One of the most common cited reasons for going paperless is that it saves trees. This makes some intuitive sense. Paper after all, does come from trees. It’s a simple fact that for paper to be created, at some point in the cycle, someone needed to cut down some trees. And so the reasoning feels right. If we use less paper, we’ll naturally need to cut down less trees, right?
But the truth is that paper manufacturing and paper products consumption helps to drive the regeneration and growth of forests in North America. Yes, trees are felled to provide the raw material for paper creation, but from sustainable paper forest farming, to hyper efficient paper recycling, paper ultimately helps keep North America’s forests growing and expanding.
Why We Need Forests
Forests are an incredible hub of biodiversity and an important bedrock of many ecosystems. They provide homes and habitats for plant and animal life and contribute to the oxygen cycle that grants us the air to breathe. Our forests also prevent soil loss and erosion and provide protection for watersheds and wetlands. Because of their many benefits, forests are one of the most carefully managed natural resources in our country.
You won’t hear this from paperless advocates, but paper manufacturers are some of our forests most careful stewards. Because paper manufacturers are deeply invested in the long-term health of their trees, they work to ensure that their forests are cared for and protected. This means watching for pests, disease and wildfires.
Because paper production provides a dependable market for forest products, it encourages landowners to responsibly manage their forestland rather than sell it off for development or other non-forest uses. Consequently, the production of paper actually helps ensure the long-term preservation of North America’s forests.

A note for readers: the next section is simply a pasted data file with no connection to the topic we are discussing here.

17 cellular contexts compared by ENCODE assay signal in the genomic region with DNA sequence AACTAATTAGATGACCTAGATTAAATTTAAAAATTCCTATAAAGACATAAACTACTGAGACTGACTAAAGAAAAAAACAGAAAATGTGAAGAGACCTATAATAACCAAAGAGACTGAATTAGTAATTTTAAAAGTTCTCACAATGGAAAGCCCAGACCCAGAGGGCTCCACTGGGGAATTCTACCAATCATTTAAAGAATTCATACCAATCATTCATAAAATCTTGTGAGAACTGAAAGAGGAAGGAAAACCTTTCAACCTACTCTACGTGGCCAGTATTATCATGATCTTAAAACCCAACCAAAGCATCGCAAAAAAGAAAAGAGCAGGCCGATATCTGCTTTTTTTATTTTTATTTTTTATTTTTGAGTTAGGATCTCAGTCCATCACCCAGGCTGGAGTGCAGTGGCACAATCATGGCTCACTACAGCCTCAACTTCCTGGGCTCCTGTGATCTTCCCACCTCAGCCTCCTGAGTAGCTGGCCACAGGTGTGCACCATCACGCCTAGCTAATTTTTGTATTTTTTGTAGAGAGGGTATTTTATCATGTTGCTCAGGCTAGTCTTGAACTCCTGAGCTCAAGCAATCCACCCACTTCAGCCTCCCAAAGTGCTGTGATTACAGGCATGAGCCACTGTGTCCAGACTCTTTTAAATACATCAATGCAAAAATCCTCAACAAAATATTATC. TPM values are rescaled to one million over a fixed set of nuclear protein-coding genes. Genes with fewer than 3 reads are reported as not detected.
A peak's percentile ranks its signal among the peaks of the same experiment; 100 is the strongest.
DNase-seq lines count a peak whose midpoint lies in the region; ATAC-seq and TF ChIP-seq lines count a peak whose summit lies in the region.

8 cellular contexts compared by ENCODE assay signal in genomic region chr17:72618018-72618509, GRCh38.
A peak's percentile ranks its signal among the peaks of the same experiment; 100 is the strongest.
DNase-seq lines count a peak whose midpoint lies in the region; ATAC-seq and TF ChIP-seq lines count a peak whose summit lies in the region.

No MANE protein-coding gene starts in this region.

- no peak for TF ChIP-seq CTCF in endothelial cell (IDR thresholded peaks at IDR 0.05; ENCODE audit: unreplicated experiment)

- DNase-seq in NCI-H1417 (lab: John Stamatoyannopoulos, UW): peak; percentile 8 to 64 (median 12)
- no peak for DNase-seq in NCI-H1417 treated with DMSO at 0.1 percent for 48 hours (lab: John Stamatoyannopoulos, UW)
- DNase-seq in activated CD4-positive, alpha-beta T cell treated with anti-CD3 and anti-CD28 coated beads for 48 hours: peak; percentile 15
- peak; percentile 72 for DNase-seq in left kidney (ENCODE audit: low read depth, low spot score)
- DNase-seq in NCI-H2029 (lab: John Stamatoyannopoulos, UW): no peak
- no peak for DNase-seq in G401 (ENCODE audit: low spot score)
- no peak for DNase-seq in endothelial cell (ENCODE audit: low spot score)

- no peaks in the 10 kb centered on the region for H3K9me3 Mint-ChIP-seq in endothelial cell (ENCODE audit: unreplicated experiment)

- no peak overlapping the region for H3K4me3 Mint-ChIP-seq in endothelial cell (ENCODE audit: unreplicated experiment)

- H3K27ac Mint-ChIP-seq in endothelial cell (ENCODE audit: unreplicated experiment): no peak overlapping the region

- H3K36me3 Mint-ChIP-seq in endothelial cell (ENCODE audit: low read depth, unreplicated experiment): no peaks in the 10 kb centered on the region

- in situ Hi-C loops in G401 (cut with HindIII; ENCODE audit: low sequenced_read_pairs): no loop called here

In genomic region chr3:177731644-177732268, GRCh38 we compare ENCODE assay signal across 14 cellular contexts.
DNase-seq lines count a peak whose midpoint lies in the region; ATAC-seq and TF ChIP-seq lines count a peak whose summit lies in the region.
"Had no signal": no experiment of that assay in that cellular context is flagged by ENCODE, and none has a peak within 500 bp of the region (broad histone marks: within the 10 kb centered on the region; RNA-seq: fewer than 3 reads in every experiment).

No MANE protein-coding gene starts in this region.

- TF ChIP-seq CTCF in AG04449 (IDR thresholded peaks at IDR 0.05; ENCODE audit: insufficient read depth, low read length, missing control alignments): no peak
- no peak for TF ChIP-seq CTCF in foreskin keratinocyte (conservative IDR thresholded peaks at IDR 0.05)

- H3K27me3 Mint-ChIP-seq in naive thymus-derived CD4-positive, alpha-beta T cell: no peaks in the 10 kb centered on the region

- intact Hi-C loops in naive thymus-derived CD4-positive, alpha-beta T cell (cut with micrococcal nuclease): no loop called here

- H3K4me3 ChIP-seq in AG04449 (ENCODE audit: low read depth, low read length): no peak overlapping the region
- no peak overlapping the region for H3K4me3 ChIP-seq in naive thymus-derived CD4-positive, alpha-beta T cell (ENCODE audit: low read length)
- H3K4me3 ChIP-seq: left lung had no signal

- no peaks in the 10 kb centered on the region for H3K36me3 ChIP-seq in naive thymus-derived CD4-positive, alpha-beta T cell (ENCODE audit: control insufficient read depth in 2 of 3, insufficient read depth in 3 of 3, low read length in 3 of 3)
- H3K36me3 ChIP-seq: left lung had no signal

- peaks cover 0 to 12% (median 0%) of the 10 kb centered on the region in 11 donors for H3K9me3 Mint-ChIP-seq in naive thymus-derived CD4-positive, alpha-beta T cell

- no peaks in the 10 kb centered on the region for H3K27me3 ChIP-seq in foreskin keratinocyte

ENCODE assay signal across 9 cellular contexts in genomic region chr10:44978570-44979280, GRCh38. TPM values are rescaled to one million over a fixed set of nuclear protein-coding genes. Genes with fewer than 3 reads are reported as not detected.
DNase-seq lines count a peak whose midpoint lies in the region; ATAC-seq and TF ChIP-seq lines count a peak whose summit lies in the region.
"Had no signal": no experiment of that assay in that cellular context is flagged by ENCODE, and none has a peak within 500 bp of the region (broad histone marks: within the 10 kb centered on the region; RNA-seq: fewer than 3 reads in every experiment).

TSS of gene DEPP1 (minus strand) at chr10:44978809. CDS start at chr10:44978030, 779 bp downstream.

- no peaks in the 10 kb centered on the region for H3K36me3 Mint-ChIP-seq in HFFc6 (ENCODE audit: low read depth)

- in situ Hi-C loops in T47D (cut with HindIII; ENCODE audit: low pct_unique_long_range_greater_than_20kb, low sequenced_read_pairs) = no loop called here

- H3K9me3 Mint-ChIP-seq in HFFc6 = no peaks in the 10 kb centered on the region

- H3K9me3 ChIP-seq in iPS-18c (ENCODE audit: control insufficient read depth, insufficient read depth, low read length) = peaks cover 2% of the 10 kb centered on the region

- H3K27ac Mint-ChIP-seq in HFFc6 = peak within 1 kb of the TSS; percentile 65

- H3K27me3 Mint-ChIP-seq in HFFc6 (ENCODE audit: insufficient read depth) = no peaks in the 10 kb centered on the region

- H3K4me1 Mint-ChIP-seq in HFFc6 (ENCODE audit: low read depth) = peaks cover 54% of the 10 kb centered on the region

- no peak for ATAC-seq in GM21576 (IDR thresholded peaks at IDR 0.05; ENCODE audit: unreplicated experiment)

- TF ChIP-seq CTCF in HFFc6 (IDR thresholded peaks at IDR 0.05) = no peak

North America’s Forests
In North America, this guarded stewardship has helped contribute to a remarkable regrowth of American forests. In North America, forests have increased in total net size by 2% in the last 13 years. For forests of growing paper stock, growth is even more substantial at 5%. That’s the equivalent of growing 22,000 tennis courts of new forests each day. When tree cutting and removal is performed, it is also done in a sustainable manner. In the US, tree cutting is done on less than 2% of forest land, less than the roughly 3% that is damaged each year by insects, disease and fire. Strict forest certifications and regulations also demand mandatory regeneration to ensure that forests remain productive and healthy over the long-term.
North America’s great forests are one of its most precious and valuable resources. Through careful stewardship and management, North America’s nearly 11 million private forest owners help contribute to their forest’s continuing health and growth. Wood and paper products are some of the most environmentally sustainable products available today. We invite you to learn how their industries help contribute to a more environmentally healthy future.